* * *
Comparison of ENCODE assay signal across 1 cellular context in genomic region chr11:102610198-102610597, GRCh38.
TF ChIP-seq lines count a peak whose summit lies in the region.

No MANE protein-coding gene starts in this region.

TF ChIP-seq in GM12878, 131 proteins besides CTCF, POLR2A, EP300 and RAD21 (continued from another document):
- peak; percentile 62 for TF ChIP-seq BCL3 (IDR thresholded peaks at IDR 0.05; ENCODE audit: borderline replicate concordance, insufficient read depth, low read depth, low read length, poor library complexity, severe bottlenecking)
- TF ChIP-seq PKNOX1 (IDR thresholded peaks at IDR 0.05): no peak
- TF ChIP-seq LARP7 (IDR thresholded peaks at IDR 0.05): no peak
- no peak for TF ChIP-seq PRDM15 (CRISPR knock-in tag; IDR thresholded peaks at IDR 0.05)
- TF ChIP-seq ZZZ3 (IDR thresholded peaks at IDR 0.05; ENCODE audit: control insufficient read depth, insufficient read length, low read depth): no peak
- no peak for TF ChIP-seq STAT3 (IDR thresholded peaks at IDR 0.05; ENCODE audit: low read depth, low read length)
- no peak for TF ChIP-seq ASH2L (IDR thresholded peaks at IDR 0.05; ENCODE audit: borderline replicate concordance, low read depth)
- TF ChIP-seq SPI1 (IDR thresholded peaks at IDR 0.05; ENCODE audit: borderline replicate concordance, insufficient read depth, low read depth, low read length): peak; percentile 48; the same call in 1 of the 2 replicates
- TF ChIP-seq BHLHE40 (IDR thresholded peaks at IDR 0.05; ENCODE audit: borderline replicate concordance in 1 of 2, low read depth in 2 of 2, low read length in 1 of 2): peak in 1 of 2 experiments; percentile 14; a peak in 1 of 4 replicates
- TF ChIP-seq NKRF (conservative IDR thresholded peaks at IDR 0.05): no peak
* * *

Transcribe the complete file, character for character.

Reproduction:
Comparison of ENCODE assay signal across 1 cellular context in genomic region chr11:102610198-102610597, GRCh38.
TF ChIP-seq lines count a peak whose summit lies in the region.

No MANE protein-coding gene starts in this region.

TF ChIP-seq in GM12878, 131 proteins besides CTCF, POLR2A, EP300 and RAD21 (continued from another document):
- peak; percentile 62 for TF ChIP-seq BCL3 (IDR thresholded peaks at IDR 0.05; ENCODE audit: borderline replicate concordance, insufficient read depth, low read depth, low read length, poor library complexity, severe bottlenecking)
- TF ChIP-seq PKNOX1 (IDR thresholded peaks at IDR 0.05): no peak
- TF ChIP-seq LARP7 (IDR thresholded peaks at IDR 0.05): no peak
- no peak for TF ChIP-seq PRDM15 (CRISPR knock-in tag; IDR thresholded peaks at IDR 0.05)
- TF ChIP-seq ZZZ3 (IDR thresholded peaks at IDR 0.05; ENCODE audit: control insufficient read depth, insufficient read length, low read depth): no peak
- no peak for TF ChIP-seq STAT3 (IDR thresholded peaks at IDR 0.05; ENCODE audit: low read depth, low read length)
- no peak for TF ChIP-seq ASH2L (IDR thresholded peaks at IDR 0.05; ENCODE audit: borderline replicate concordance, low read depth)
- TF ChIP-seq SPI1 (IDR thresholded peaks at IDR 0.05; ENCODE audit: borderline replicate concordance, insufficient read depth, low read depth, low read length): peak; percentile 48; the same call in 1 of the 2 replicates
- TF ChIP-seq BHLHE40 (IDR thresholded peaks at IDR 0.05; ENCODE audit: borderline replicate concordance in 1 of 2, low read depth in 2 of 2, low read length in 1 of 2): peak in 1 of 2 experiments; percentile 14; a peak in 1 of 4 replicates
- TF ChIP-seq NKRF (conservative IDR thresholded peaks at IDR 0.05): no peak